PROVO – Leading North Texas by seven points at halftime, BYU (7-2) racked up 16 second-half fast break points, thanks largely to its domination on the glass, en route to a 97-67 victory Tuesday night at the Marriott Center.
“It was a real competitive game in the first half,” BYU head coach Dave Rose said. “Our guys did a good job in the second half of taking advantage of opportunities in transition, and that all came from the way we rebounded the basketball.”
The Cougars outrebounded the Mean Green, 60-38. It's the first time in their last five games that the Cougars have won the battle on the boards. Junior Nate Austin led the team with 13 rebounds, while freshman Eric Mika had 11 and junior Matt Carlino grabbed a career-high 10.
“In that first half especially they shot a lot of threes, so there was a lot of long rebounds,” Austin said. “Matt did a good job of cleaning the rebounds when they were longer, but as well, he came in there and stole a couple of rebounds from me. I wasn’t too happy about that, but as long as we get the rebound it doesn’t really matter who gets them.”
The plus-22 differential on the glass was the largest of the season for BYU. By quickly securing loose balls off the rim, the Cougars were able to race up the floor, finishing with 26 fast-break points. Salt Lake Community College transfer Skyler Halford recorded a good chunk of that total, tallying a career-high 16 points on 5-of-7 shooting, including three 3-pointers.
“Skyler’s energy is really good for us,” Rose said. “On the offensive end I think guys tend to kind of forget about him. When he really starts to get a little bit more confidence in hitting the three, that’s what he does really well. He was a 40 percent 3-point shooter, I think, in junior college. That’s a huge lift when you get 16 points off the bench.”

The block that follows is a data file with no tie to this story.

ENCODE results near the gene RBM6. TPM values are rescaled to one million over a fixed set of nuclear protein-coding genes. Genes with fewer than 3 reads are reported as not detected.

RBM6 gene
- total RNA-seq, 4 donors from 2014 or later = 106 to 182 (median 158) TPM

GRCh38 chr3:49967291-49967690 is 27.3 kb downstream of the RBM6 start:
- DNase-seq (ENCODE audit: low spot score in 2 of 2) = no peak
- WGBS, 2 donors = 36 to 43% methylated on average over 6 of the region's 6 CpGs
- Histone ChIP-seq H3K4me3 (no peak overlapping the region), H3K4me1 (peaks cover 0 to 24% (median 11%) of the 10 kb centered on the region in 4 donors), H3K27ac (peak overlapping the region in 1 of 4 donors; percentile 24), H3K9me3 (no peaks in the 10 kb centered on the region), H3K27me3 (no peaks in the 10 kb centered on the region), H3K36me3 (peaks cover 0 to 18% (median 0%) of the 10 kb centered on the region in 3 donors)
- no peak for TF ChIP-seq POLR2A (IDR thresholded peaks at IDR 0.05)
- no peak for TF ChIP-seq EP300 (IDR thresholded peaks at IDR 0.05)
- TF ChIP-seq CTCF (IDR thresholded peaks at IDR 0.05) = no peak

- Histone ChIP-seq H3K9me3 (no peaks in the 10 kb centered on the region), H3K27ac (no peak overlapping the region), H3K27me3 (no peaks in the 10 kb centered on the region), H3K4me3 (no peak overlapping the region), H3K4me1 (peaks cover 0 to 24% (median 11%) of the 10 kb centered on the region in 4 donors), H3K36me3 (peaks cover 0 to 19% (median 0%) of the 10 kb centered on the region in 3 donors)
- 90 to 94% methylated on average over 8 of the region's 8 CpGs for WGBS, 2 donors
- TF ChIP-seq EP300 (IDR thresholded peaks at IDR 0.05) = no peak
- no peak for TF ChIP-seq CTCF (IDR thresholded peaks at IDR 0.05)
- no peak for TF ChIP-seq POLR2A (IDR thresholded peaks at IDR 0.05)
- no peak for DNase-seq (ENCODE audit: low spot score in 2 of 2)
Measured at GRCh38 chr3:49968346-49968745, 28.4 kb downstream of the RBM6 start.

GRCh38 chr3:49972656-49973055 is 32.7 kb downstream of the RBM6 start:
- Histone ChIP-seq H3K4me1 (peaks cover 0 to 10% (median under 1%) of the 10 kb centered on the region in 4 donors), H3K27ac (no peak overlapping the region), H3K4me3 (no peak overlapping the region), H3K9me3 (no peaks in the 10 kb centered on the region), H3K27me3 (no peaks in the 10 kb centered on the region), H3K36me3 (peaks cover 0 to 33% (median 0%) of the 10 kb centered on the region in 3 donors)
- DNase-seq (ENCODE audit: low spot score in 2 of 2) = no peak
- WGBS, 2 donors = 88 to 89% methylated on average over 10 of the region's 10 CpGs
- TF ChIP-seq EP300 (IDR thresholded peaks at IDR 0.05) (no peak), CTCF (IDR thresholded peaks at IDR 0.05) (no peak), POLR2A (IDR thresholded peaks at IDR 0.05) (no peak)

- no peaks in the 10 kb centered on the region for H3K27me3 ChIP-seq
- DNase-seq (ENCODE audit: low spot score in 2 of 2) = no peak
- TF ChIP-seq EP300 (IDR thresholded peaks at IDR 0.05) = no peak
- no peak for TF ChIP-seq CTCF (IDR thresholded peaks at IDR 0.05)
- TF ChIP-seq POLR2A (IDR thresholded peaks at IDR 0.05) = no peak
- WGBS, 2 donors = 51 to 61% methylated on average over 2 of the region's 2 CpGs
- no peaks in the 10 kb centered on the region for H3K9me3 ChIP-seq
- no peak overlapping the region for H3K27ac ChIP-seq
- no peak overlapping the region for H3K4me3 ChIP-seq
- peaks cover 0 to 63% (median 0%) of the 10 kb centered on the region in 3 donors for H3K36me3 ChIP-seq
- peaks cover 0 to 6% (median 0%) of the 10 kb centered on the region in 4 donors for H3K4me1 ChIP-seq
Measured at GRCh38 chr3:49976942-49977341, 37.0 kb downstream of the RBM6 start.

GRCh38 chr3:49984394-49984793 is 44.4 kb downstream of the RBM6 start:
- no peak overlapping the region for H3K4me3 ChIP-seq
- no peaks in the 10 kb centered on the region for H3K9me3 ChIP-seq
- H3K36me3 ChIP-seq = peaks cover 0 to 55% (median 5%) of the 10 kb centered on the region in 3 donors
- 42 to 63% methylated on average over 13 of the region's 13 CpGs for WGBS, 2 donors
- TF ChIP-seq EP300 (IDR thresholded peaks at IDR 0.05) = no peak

Tyler Haws scored 23 points on 9-of-12 shooting (75 percent) to lead all scorers, and he passed his father, Marty Haws, for 20th on the all-time scoring list of players that have donned Cougar blue.
“I wouldn’t be the player I am without him,” Haws said of his father. “I’m not as fast as he was, but he was great in transition, which is similar to what I like to do.”
Likely due to icy road conditions, Haws and BYU faced the uncommon challenge of playing at home without the usual throng of rowdy Marriott Center supporters.
“On nights like this the crowd eventually comes,” Rose said. “At tip today there was probably the least amount of (fans) we’ve had at any tip, even our exhibition games.”
Carlino had a unique night of his own. The Cougars point guard matched his career best with 11 assists to go with his 10 boards, yet made only 2-of-11 shots for five points and committed seven turnovers.
He (Carlino) understands what the team needs. We're really trying to get the ball inside early in the game, which is a little bit different than the way we started. We kind of wanted to take the pressure off of Eric and Nate and let them work their way into this thing, and mainly put the pressure on the backcourt guys who have experience.